Think of the Detroit Pistons of days past.
“All we can do is put all we can together and be Bad Boys,” the 7-footer known as the Bosnian Beast said. “I mean, we are Bad Boys. When you come to Portland you know you’re not going to have wins easy.”
Nurkic came to the Blazers in a trade last February and quickly developed chemistry with his teammates. He averaged 15.2 points, 10.4 rebounds and 1.9 blocks in 20 games with the Blazers, who were 14-5 with him in the starting lineup.
His season was cut short by a non-displaced right leg fibular fracture. Now fully healed, Nurkic is again embracing his role with the Blazers. He dropped 34 pounds this summer in an effort to be quicker and more agile.
Portland finished last season at 41-41 before being eliminated by Golden State in the opening round of the playoffs. But a late-season surge after Nurkic’s arrival was encouraging.
Portland didn’t make a lot of changes in the offseason. The team remains anchored by the backcourt duo of Damian Lillard and CJ McColllum. Lillard finished last season with a career-best average of 27 points per game, along with 4.8 rebounds and 5.9 assists. McCollum finished the season with a career-best 23 points per game.
Nurkic believes the key to the Blazers’ success this season is defense.
“Our defense was trash, to be honest, before,” he said. “We’re going to be better. When I came it was better and we’re going to keep improving that. It’s simple: If you want to win, you need to play defense.”
And he’s correct, last season Portland struggled at times defensively. Although the D improved after Nurkic arrived, the Blazers finished 25th in the league for average points allowed.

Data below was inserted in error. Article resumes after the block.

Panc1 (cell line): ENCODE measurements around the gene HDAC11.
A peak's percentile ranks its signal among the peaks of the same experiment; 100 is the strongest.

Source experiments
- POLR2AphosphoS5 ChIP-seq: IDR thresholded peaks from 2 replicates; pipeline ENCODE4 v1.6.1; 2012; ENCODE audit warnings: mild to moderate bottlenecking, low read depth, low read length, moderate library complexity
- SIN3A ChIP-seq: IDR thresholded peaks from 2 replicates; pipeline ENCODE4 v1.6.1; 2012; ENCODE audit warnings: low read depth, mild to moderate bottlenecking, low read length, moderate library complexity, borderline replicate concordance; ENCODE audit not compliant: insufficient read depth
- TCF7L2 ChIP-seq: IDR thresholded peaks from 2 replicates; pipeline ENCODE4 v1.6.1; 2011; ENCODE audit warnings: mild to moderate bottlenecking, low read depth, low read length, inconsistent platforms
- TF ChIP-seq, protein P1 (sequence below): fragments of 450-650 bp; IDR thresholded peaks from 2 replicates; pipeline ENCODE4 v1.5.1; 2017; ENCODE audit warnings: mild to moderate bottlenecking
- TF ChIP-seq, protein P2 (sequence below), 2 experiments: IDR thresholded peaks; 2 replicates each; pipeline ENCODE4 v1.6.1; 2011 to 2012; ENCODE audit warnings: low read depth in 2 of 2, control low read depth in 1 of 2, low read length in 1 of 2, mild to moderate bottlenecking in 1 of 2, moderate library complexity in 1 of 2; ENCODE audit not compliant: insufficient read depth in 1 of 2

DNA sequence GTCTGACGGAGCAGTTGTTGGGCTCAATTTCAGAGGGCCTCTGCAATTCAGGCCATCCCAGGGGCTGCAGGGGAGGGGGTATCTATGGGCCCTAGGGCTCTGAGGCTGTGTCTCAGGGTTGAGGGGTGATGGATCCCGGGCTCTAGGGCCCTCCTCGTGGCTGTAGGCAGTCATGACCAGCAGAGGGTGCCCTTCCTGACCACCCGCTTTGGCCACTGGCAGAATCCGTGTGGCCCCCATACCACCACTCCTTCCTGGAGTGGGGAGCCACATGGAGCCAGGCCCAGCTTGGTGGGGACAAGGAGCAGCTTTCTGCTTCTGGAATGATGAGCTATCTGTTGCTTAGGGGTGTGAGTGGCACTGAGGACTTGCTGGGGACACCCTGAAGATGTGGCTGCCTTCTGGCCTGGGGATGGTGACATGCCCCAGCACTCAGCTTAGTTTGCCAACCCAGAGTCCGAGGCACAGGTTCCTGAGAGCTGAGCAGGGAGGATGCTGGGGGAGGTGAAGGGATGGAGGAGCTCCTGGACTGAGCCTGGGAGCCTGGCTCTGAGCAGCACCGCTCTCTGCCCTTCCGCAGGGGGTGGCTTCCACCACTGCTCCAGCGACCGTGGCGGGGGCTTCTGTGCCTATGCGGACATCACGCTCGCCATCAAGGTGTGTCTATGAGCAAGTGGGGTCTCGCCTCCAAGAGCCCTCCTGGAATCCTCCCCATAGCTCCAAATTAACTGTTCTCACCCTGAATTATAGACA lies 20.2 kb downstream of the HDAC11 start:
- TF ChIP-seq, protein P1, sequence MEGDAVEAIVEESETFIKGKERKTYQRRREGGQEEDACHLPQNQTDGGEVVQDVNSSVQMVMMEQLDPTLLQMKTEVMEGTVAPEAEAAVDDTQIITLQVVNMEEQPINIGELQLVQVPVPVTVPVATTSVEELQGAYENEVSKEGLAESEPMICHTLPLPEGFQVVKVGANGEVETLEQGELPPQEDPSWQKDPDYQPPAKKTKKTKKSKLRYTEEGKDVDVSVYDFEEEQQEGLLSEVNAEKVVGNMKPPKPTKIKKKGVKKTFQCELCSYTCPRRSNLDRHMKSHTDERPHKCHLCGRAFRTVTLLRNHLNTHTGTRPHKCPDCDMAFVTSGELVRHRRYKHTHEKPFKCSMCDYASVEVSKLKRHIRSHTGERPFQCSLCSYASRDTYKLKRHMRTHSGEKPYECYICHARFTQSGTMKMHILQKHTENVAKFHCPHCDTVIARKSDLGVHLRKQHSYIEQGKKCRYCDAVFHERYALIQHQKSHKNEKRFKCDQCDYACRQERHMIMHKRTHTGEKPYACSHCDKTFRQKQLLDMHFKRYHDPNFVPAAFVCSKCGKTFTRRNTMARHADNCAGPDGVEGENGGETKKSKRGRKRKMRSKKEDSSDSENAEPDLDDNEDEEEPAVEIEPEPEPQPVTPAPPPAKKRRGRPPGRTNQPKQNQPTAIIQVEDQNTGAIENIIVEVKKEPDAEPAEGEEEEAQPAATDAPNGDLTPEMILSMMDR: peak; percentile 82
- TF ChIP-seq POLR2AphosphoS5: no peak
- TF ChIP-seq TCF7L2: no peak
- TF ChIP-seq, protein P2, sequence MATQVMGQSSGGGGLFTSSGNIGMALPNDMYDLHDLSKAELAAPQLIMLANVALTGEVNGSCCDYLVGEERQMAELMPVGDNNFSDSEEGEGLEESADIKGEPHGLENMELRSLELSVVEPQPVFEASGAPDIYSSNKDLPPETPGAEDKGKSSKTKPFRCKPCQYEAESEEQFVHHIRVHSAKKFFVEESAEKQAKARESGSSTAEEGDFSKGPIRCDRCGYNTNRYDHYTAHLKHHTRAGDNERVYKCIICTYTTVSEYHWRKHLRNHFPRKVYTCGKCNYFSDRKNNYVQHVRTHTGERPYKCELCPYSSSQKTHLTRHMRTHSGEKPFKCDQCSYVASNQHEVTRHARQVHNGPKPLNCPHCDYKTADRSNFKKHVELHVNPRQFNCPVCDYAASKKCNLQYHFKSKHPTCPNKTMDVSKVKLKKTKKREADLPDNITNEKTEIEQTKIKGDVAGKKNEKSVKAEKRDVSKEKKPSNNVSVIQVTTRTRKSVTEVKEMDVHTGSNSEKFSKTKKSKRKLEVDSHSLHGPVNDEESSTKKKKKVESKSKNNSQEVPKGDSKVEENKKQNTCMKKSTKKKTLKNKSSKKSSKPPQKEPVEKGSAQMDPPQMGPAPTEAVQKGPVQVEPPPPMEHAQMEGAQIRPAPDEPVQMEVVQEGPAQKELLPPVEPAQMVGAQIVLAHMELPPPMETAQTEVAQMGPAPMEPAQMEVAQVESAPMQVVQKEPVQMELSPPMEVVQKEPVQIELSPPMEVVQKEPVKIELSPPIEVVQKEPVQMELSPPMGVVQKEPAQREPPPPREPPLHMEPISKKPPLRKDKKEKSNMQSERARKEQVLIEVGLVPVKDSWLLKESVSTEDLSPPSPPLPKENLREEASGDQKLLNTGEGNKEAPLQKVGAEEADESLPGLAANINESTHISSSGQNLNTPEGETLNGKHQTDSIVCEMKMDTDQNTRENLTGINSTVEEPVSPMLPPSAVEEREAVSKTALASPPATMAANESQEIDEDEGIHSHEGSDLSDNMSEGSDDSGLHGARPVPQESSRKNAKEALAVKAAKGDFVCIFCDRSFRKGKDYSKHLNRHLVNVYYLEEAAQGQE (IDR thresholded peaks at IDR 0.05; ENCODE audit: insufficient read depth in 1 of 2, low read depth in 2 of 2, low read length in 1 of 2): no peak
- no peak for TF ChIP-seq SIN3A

Here are some other things to watch for with the Blazers:
PEAK PORTLAND: Lillard revealed that he’s trying out a vegan diet, an effort that’s got him down to about 190 pounds – close to his rookie weight. The idea – much like it was with Nurkic’s weight loss – is to be a little lighter on his feet.
There’s just one problem. Wendy’s. Oh, and Five Guys. Lillard passes both of them on his way home. But the benefits outweighed the drawbacks, he said.
“Not only did I feel lighter moving around the court, but when I got winded and I got tired, it wasn’t the same. I felt stronger. I felt good on the court. It might have its issues as far as recovery once we start really getting into the season, and I’ll address that,” he said. “But it’s truly made a difference.”
LOOKING AT LEONARD: Meyers Leonard knows he didn’t do well last season so he rededicated himself to his craft over the summer, working out in Los Angeles with respected NBA trainer Drew Hanlen. Nukic’s arrival takes some of the pressure off the 7-foot-1 Leonard as he enters his sixth season with the Blazers, but he still must prove he’s a solid reserve.
“At the end of the day he’s going to have to do it on the court,” Blazers President of Basketball Operations Neil Olshey said. “Because at some point – it is still about development – but it’s about production. I think Meyers knows that and his commitment in the offseason has put him in a position where he’s ready to compete.”
Swanigan, the former Big Ten Player of the Year last season as a sophomore, was named to the NBA Summer League First Team after averaging 14.9 points and 10.4 rebounds through the first seven games.
LEARNING CURVE: For two seasons in a row, the Blazers have had second-half rallies that helped put them in the postseason. But coach Terry Stotts acknowledges that perhaps Portland missed out on the lesson the first time. “I think from my perspective last year is that we forgot how hard it is to do what we did in the second half of the season,” he said.
JERSEY PATCH: This is the first season the league will allow teams to display sponsor patches on the left shoulder of their uniforms. For example, the Cleveland Cavaliers will feature a Goodyear logo on their uniforms. But the Blazers have yet to strike an agreement. Team President and CEO Chris McGowan said Portland was very close to a deal but it fell through at the last minute.